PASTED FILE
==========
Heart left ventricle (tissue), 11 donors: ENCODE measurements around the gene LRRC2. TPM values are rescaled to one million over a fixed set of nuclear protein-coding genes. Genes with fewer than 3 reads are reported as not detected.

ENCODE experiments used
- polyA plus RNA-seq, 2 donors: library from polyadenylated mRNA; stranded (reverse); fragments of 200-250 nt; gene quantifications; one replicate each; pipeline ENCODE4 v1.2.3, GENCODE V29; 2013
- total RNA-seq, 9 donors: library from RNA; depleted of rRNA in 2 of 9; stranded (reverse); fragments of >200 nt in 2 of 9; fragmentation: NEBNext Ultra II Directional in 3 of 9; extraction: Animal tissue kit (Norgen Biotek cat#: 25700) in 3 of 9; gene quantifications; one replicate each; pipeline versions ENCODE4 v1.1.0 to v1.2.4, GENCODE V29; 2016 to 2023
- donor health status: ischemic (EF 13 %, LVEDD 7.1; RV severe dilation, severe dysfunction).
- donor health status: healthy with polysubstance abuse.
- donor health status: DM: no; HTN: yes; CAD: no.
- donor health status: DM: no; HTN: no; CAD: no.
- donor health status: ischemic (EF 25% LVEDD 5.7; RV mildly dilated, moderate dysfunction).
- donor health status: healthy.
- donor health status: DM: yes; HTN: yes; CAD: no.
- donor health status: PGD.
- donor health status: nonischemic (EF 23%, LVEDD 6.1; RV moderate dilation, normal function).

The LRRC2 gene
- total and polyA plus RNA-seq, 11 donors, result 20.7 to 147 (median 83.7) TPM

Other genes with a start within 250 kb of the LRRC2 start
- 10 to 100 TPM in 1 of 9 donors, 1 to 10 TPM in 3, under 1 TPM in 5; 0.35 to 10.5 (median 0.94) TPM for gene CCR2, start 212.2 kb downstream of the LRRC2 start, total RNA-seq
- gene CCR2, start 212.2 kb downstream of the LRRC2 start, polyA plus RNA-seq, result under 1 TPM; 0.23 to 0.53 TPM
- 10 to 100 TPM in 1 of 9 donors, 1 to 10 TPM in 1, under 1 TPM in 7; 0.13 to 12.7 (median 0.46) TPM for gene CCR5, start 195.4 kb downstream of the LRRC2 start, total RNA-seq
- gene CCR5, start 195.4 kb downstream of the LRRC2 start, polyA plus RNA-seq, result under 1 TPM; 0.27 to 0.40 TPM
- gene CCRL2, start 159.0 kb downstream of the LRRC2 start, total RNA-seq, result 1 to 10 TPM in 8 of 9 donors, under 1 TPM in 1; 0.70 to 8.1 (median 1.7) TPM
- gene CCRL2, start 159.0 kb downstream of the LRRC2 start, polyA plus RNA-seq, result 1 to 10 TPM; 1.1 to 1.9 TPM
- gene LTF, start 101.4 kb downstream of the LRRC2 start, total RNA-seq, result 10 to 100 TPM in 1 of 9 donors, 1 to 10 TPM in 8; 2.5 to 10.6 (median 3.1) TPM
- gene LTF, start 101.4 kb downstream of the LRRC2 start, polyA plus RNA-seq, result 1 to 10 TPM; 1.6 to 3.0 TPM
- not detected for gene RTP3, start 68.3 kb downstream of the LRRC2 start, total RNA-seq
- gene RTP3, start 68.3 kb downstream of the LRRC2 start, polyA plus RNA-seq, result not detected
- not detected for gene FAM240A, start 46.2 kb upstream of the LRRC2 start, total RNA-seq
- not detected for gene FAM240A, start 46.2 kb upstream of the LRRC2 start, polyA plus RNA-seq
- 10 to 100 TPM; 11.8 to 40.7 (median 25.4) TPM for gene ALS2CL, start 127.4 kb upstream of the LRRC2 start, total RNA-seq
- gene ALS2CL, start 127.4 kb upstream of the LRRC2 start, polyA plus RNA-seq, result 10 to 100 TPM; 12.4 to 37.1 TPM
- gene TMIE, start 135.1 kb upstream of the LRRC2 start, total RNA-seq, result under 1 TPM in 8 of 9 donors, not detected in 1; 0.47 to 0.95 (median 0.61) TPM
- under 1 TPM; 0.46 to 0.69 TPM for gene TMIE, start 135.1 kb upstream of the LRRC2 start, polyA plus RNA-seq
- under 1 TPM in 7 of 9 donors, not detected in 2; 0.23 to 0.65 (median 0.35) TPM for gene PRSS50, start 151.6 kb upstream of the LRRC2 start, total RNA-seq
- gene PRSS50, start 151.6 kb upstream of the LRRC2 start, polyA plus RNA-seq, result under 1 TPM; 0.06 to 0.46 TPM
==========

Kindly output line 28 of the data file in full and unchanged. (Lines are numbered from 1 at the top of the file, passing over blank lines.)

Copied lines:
- not detected for gene FAM240A, start 46.2 kb upstream of the LRRC2 start, polyA plus RNA-seq